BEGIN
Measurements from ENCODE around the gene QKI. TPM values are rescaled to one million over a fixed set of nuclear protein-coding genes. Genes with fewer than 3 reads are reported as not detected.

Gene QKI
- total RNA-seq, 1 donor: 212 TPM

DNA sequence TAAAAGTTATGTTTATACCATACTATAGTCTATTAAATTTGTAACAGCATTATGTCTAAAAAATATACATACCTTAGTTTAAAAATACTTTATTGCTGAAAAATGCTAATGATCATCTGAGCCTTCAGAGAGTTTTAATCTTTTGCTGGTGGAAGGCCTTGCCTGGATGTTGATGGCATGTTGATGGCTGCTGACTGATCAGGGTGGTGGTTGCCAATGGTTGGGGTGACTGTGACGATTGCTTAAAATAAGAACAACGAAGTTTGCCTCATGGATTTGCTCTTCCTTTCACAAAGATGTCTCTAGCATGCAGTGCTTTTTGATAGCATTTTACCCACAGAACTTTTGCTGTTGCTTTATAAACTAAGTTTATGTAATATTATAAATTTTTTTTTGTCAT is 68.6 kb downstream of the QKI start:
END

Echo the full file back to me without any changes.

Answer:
Measurements from ENCODE around the gene QKI. TPM values are rescaled to one million over a fixed set of nuclear protein-coding genes. Genes with fewer than 3 reads are reported as not detected.

Gene QKI
- total RNA-seq, 1 donor: 212 TPM

DNA sequence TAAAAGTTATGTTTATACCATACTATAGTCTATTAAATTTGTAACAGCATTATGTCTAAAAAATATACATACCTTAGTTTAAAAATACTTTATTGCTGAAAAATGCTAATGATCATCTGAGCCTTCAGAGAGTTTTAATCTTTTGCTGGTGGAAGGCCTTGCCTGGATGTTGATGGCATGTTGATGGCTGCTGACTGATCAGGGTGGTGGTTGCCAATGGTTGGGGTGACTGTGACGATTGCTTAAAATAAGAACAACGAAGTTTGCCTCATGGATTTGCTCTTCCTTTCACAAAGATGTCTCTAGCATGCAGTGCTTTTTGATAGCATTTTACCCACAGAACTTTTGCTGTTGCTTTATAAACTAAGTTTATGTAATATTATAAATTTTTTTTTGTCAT is 68.6 kb downstream of the QKI start: